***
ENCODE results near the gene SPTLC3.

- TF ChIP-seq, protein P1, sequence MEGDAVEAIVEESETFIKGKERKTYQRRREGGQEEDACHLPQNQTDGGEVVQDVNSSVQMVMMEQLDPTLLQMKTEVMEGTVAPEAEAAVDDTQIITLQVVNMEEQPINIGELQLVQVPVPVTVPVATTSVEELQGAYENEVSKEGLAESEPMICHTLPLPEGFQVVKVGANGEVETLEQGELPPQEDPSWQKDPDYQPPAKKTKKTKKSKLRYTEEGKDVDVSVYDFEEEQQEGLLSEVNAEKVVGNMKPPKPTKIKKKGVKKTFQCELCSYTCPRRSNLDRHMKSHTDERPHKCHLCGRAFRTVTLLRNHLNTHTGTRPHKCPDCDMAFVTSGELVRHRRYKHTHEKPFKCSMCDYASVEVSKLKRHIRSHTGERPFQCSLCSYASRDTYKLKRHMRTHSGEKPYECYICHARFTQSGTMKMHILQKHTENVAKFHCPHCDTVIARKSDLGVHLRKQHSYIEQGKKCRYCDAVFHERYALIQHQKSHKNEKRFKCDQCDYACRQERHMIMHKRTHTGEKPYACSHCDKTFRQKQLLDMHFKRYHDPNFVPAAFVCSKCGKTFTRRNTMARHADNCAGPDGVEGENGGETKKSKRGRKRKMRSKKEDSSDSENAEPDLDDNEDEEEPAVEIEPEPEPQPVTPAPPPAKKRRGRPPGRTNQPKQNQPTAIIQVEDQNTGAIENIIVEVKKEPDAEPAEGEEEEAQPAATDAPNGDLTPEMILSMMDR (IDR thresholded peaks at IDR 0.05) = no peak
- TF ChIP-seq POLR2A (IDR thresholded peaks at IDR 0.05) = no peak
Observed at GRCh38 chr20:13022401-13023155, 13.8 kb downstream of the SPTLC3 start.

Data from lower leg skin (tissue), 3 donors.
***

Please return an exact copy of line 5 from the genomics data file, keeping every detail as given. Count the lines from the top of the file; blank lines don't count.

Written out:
Data from lower leg skin (tissue), 3 donors.